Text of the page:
I believe in the Gospel of grace. Grace here defined as a free gift of God’s unmerited favor bestowed upon sinful humanity. None of us deserves it, yet it’s given freely. I don’t understand that. Yet I embrace it. For I know my need.

As with any gift, the grace that is given must be received. While the invitation is open to all, while there are seats at the table for all, not all want God’s grace. I don’t understand that, either.

For those that receive His grace, and freely come, we’ve not found a license to sin. We find salve for our wounds, balm for our souls. But we find something, Someone, else as well:

Jesus.

And that encounter with Him must fundamentally alter the course of our lives. He gave His all upon the cross; died a death which wasn’t His, payed a debt He didn’t owe. When we come to Him, as with any loving parent, He in His grace, will gently, lovingly, yet implacably, remove from us (as we let Him) all that is not Him. Anything that is not Him, to which we run for comfort, try to assuage our brokenness, fill our emptiness, in which we find identity, He will inexorably take away. There can be no other before Him. In other words, the Gospel of grace is the Gospel of death: a death to self.

Grace is found in, and fills, the cracks, yes.

But make no mistake: it is grace which takes our our sacred cows, everything we exalt above Our Lord. Take it from me (with generous portions of sodium chloride, naturally) that when Jesus comes asking to take that thing away (whatever that thing may be), yield then. You really don’t want His graceful two-by-four upside your stubborn head. Because He will.

Make no mistake: He loves as we are, where we are, but loves us enough to not leave us there.

So, yes, grace is free. But not pain-free. Jesus is the cosmic cow-tipper. Upending our comfortable, carefully controlled lives He longs to give us something so much better.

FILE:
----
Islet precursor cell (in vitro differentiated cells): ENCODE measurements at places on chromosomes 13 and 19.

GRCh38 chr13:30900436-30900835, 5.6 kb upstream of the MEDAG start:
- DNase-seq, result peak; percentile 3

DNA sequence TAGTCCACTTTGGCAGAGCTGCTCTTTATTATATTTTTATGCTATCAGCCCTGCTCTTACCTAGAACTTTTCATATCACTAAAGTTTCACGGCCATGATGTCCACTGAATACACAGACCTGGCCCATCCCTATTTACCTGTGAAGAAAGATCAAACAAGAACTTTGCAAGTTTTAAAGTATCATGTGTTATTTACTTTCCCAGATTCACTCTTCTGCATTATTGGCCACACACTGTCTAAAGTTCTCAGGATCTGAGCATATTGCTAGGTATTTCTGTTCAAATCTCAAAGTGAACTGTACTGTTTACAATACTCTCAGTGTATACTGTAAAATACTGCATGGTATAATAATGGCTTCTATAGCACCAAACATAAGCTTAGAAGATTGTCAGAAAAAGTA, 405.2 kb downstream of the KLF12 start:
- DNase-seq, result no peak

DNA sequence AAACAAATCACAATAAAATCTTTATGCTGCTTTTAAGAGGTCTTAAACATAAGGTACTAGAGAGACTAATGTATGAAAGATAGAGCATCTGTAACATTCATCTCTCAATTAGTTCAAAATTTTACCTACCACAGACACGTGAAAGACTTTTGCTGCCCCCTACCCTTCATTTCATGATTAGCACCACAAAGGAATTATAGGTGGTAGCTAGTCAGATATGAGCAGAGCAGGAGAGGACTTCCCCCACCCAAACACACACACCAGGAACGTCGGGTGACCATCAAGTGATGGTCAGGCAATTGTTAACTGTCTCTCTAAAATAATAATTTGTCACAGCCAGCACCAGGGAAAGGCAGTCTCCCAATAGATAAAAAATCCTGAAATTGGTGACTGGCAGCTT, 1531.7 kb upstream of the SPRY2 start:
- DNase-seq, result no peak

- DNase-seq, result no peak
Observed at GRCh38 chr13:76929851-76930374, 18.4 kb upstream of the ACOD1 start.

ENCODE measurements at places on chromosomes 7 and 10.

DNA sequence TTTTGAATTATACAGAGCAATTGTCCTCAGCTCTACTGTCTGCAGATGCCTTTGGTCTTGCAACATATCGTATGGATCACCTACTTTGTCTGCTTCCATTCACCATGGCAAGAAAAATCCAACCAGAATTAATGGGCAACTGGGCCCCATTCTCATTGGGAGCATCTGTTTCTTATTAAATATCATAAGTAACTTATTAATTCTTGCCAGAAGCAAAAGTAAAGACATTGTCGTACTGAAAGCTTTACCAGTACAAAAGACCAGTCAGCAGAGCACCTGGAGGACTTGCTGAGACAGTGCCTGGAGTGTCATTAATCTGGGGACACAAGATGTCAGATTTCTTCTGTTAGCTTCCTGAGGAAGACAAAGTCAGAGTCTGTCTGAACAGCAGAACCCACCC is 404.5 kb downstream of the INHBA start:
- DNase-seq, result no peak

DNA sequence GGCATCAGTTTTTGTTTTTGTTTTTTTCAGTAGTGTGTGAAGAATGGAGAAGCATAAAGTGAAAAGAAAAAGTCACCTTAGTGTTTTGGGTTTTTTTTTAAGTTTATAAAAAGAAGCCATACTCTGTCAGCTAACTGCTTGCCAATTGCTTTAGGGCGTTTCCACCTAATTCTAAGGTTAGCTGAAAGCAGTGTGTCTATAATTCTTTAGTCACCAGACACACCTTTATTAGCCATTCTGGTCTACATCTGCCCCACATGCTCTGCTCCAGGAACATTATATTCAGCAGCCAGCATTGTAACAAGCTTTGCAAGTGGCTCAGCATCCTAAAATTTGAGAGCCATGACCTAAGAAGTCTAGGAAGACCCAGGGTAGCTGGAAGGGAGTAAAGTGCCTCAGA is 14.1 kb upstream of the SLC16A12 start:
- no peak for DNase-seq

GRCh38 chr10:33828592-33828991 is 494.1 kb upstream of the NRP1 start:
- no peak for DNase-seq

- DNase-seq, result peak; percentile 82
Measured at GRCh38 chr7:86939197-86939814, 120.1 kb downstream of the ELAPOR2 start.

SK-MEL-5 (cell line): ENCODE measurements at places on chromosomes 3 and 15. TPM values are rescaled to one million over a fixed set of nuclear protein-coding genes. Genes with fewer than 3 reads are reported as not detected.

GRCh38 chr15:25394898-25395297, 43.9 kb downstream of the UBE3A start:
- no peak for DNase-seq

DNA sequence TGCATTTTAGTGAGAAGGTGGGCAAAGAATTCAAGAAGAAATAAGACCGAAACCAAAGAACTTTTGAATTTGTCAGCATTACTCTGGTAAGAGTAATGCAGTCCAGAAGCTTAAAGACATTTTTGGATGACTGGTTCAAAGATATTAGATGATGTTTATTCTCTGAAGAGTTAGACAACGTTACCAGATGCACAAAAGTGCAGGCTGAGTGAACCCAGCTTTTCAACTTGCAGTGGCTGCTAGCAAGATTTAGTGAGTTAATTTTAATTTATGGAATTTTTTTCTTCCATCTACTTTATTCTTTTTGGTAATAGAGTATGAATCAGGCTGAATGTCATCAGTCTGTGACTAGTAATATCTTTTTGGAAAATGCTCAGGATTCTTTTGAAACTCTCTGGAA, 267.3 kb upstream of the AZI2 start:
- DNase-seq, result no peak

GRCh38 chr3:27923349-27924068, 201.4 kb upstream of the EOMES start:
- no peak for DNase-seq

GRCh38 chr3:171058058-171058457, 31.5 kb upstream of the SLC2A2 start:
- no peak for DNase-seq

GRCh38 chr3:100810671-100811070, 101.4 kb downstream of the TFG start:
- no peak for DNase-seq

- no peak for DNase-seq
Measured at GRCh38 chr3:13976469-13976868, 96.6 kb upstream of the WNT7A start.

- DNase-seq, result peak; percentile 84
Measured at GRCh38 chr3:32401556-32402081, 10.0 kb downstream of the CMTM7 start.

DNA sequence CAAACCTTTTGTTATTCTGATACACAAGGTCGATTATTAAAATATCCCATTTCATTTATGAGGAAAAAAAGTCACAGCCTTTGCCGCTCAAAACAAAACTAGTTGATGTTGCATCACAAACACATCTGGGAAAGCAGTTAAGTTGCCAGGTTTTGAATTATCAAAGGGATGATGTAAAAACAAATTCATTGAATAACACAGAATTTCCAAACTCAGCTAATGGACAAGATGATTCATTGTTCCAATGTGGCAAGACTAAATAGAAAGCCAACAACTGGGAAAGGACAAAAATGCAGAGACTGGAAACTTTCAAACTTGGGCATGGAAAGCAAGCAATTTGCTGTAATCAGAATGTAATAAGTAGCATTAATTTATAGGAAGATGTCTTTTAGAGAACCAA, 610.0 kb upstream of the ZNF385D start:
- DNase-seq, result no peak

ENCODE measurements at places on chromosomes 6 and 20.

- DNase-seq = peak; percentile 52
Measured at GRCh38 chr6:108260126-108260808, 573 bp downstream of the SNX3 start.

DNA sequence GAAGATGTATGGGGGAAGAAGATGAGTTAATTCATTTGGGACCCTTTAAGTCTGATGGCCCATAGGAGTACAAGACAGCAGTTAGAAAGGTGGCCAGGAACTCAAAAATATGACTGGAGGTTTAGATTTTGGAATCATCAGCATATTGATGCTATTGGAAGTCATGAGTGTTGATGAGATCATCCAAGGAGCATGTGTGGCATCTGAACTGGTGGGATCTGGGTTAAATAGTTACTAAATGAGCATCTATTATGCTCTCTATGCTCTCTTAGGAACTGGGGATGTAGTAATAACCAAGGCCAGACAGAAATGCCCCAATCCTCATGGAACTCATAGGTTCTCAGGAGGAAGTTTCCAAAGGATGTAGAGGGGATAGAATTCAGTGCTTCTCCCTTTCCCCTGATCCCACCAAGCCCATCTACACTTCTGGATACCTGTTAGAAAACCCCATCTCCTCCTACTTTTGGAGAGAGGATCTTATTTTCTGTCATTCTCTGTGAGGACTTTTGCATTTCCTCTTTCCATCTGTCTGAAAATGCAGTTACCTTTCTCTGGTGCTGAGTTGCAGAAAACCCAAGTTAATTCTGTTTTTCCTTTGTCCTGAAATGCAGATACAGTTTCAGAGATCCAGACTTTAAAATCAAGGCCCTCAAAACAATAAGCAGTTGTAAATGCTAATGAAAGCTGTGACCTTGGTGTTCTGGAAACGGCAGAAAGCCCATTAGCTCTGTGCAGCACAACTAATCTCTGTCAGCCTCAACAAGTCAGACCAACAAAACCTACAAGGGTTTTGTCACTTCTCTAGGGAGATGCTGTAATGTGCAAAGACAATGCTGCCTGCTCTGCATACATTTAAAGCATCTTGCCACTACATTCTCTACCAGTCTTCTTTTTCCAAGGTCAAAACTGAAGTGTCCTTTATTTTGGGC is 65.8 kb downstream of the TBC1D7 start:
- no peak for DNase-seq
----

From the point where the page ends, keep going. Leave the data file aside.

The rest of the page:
James Prescott has written, and just released, a book called Mosaic of Grace God’s Beautiful Reshaping of Our Broken Lives, wherein he writes so much more eloquently than I ever could about grace. Consider this your not-so-gentle reminder to pick up a copy of James’s book at your bookseller of choice. Find James on Twitter, Facebook, and on his blog, James Prescott.

Angry

randomlychad  —  November 13, 2014 — 2 Comments

I’m angry.

I’m angry because, and I hate to even write about this, media whores like Kim Kardashian (who is famous, please remember, because of a sex tape) garner all kinds of attention from intentional overexposure. Please understand: I’m angry–not jealous. I don’t care if I’m ever famous, or known. In fact, I’d rather not be.

Because there’s safety in obscurity. I can say what I like, and have no fear of reproach or recrimination.

I’m not angry for me; rather, I’m angry for friends who have blogs–have platforms and messages–that are worth paying attention to. I’m angry that they’re not getting the acclaim they rightly deserve. I’m angry that all it takes to be famous is flashing one’s derriere. Who does that help? My friend, Chris Morris, has a blog dedicated to disseminating information by, about, and for those suffering from chronic illnesses. He’s trying to make a difference in people’s lives.

Kim KardASSian however is merely trying to pad her bottom line. To keep her fifteen minutes going.

Where’s the justice in that? Where’s the fairness?